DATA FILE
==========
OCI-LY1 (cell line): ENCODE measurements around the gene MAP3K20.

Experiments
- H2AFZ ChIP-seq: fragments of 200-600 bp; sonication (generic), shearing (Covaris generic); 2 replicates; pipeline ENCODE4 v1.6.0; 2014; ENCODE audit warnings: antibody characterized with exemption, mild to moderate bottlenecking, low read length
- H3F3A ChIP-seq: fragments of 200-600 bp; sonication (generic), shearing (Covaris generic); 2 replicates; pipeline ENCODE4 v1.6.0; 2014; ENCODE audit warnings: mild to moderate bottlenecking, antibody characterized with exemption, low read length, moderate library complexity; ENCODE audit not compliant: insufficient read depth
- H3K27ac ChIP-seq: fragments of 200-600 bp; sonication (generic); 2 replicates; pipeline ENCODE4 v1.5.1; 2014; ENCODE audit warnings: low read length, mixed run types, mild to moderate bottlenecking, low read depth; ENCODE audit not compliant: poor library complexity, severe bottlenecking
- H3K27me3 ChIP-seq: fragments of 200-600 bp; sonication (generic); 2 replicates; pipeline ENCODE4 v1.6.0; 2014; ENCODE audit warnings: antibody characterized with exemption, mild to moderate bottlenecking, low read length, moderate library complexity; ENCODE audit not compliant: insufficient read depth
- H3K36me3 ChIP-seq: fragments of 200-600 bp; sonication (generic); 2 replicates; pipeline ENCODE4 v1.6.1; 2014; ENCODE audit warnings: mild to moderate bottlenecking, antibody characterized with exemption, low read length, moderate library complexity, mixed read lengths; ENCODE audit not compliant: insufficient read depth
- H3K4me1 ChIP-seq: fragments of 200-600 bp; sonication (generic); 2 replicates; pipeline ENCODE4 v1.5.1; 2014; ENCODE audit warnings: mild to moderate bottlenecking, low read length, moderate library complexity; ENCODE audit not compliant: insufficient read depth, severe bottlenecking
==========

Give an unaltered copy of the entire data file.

OCI-LY1 (cell line): ENCODE measurements around the gene MAP3K20.

Experiments
- H2AFZ ChIP-seq: fragments of 200-600 bp; sonication (generic), shearing (Covaris generic); 2 replicates; pipeline ENCODE4 v1.6.0; 2014; ENCODE audit warnings: antibody characterized with exemption, mild to moderate bottlenecking, low read length
- H3F3A ChIP-seq: fragments of 200-600 bp; sonication (generic), shearing (Covaris generic); 2 replicates; pipeline ENCODE4 v1.6.0; 2014; ENCODE audit warnings: mild to moderate bottlenecking, antibody characterized with exemption, low read length, moderate library complexity; ENCODE audit not compliant: insufficient read depth
- H3K27ac ChIP-seq: fragments of 200-600 bp; sonication (generic); 2 replicates; pipeline ENCODE4 v1.5.1; 2014; ENCODE audit warnings: low read length, mixed run types, mild to moderate bottlenecking, low read depth; ENCODE audit not compliant: poor library complexity, severe bottlenecking
- H3K27me3 ChIP-seq: fragments of 200-600 bp; sonication (generic); 2 replicates; pipeline ENCODE4 v1.6.0; 2014; ENCODE audit warnings: antibody characterized with exemption, mild to moderate bottlenecking, low read length, moderate library complexity; ENCODE audit not compliant: insufficient read depth
- H3K36me3 ChIP-seq: fragments of 200-600 bp; sonication (generic); 2 replicates; pipeline ENCODE4 v1.6.1; 2014; ENCODE audit warnings: mild to moderate bottlenecking, antibody characterized with exemption, low read length, moderate library complexity, mixed read lengths; ENCODE audit not compliant: insufficient read depth
- H3K4me1 ChIP-seq: fragments of 200-600 bp; sonication (generic); 2 replicates; pipeline ENCODE4 v1.5.1; 2014; ENCODE audit warnings: mild to moderate bottlenecking, low read length, moderate library complexity; ENCODE audit not compliant: insufficient read depth, severe bottlenecking